Issue 26: Jonathan Catherall
Hadrian’s Wall Country
Goretex patrols the border,
a demarcation of skins and compacted layers
of turf and earth and renewed foundations.
The sky is a lens opening and closing;
balmy hail becomes a flurry of sunshine.
The centurion at Milecastle 39
picks at the fungus between his toes,
adjusting aperture, until the blur in the distance
could be the welcome shimmer of the Batavian plain.
Leather boots with their ‘little gallics’
are cast off, a testament
to the anaerobic conditions,
which have kept us light-headed for years.
Constructing one fortification after another,
a dig every season,
tablets peeled from the loving gunk.
Placidus reports on the gift of 50 oysters,
and an American with a deep smear of mud
down the butt of his jeans
asks how much further.
On the massed formations of Great Whin Sill,
odds and earth tilted in our favour,
not even skirmishes, or sheep-stealing –
all the action’s elsewhere
except for that hot Tungrian cavalryman,
whose copper alloy phalerae were last year’s stand-out find.
Oddly-bearded, feral, no doubt ululating,
‘nor do the wretched Britons mount
in order to throw javelins’. Tempting
to see the cliff-edge
of the civilised so sharply fall away,
to make such distinctions, to roll
an imperial mouthful round, all minty-fresh.
Despite the gorgeous miscegenation of millennia,
metallic Britannia is once again detected
beneath a thin coat of topsoil,
a brazen composite of male voices
spoiling, a suitable currency
for the Ploughman’s in the attached café.
Wind whips the lough into crested waves.
Bogland is tufted with spring bite.
The camera is burdened with possibilities
and squalls of droplets; the eye
has been here before, at these piles of stones
meant to impart to us what we are
before they fix our location in the datasphere.
A barrel ‘of Celtic beer, costing asses 8’
or a Snickers bar
only strengthen the dark hand of power.
Lambs hammily repeat their mother’s trot.
The black flag snapping
is an escaped shred of plastic.
At this point, it is dulce et decorum
to accept facts on the ground.
There are no pubs in Once Brewed,
and a shortage of asses,
though a curly-haired adjutant sits
on the earliest known wooden toilet seat,
Thin leaves of wood
cut from the saplings of oak or alder,
‘the consistency of saturated
blotting paper when found’,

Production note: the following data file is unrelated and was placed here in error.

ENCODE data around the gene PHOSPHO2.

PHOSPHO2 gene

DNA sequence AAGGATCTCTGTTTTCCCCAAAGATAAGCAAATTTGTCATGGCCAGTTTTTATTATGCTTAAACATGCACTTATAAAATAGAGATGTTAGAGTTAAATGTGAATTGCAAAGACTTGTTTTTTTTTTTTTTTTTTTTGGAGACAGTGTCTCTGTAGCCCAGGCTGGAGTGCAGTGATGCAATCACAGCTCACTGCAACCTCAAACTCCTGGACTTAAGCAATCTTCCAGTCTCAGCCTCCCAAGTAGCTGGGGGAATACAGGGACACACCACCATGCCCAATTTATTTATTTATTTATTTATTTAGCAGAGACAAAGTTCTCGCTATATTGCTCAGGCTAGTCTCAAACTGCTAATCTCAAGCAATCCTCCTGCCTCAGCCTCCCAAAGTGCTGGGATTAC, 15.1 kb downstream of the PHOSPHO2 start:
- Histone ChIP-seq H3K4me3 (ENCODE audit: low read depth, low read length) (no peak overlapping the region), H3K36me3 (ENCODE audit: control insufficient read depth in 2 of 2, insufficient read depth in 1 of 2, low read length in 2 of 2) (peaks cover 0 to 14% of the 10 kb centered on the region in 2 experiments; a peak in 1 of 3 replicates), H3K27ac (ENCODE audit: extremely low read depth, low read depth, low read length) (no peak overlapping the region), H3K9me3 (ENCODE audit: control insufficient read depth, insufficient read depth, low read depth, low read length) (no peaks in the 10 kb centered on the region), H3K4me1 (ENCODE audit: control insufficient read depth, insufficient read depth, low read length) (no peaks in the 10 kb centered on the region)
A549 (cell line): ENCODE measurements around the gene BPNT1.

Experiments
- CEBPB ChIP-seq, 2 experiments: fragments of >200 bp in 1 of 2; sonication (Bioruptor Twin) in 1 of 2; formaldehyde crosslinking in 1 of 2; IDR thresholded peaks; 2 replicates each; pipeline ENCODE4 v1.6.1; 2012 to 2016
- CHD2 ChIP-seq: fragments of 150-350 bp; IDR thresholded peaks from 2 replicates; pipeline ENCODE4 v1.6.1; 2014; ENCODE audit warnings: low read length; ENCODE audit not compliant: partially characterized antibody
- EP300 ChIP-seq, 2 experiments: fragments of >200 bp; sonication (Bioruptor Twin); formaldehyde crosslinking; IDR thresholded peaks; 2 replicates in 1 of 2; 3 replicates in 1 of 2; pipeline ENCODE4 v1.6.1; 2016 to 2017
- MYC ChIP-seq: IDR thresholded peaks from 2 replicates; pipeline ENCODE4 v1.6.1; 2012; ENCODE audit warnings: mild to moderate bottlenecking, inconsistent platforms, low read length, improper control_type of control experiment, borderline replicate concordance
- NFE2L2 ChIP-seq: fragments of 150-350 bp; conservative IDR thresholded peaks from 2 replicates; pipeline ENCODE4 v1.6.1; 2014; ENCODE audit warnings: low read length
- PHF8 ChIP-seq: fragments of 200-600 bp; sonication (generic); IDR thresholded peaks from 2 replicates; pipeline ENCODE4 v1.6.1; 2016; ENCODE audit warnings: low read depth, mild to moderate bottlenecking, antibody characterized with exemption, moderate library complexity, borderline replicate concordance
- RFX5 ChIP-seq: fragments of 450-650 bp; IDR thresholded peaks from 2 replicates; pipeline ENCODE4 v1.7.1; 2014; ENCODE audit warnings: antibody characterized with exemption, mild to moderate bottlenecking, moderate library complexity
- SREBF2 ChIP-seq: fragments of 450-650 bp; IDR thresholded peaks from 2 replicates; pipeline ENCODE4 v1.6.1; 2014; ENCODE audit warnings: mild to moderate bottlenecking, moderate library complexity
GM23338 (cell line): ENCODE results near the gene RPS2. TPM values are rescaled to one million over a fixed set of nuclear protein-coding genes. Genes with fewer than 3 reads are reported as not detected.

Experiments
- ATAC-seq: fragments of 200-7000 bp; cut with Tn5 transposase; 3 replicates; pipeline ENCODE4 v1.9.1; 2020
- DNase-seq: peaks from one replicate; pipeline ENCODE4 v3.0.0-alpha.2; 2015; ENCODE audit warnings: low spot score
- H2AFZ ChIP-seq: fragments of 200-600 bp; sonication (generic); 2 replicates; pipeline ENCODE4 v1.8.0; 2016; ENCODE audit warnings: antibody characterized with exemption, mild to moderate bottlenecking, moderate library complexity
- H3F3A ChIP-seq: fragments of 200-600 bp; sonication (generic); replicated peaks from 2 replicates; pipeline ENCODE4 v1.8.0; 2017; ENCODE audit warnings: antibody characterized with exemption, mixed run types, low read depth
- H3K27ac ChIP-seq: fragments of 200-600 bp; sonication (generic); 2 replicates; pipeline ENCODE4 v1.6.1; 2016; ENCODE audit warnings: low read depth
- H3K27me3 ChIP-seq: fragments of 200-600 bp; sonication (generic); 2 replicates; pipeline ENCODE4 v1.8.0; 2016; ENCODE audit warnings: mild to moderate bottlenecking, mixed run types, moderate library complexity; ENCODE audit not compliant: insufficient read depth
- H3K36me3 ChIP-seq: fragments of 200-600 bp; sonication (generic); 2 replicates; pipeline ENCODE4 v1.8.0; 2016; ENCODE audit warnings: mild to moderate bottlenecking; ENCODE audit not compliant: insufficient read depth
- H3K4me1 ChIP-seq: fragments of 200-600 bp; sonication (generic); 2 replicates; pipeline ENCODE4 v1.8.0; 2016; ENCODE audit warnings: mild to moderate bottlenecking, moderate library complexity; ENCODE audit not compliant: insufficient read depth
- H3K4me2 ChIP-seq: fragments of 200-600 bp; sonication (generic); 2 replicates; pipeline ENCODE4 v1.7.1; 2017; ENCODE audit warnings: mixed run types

preserve intact the intention
‘to preserve my reputation intact…’
Gaps litter the landscape.
Gaps in the record
are the source of the juiciest gossip.
What is flung into the ditch
against the terrors of no place
becomes place in all its detriment.
Gaps cauterised by longing.
‘Yet all the same, I want it to be clear to you
that I am neither withdrawing from the mess or the club.’
The translator opts for
‘linen soaked in honey (?)’
The undergarments of beekeepers
store sweetest flaxseed.
Among the glass cases,
the elaborate chamfron almost complete retaining
some of its brass studs and plaques.
to my Cerealis
[ ] you had requested, sir?
[ ] inspect
[ ] traces
The horse wears cowhide lined with goat-skin;
each troop disposition, each conquering layer obscures
and obscenely brings to light; and can we
hear more about Virilis the veterinary doctor?
‘… quickly became a quagmire,
every feature and find
assuming the same muddy colour.’
The excavation is underway,
but it’s not just kneeling and gentle scraping,
there’s constant movement, thermos-laden,
a conversation between red and blue and green
waterproofed and gloved bodies;
as the summer mounts, presumably revealing more.
Even in metres of clogged clay,
the inklings of desire,
all aghast with love
for this churned-up patch.
Note: All the quotes are taken from Roman writing tablets recovered at the Vindolanda archeological dig - ‘the oldest surviving handwritten documents in Britain’ - or the exhibition material at the museum there.
Jonathan Catherall works in the charity and arts sector. He has published work in various magazines, mostly recently PN Review, Shearsman, Datableed, and The Interpreter's House; and his cyborg bestiary, a setting in the flesh, is forthcoming this year from Contraband. He edits the online poetry magazine Tentacular.
Copyright © 2021 by Jonathan Catherall, all rights reserved. This text may be used and shared in accordance with the fair-use provisions of Copyright law. Archiving, redistribution, or republication of this text on other terms, in any medium, requires the notification of the journal and consent of the author.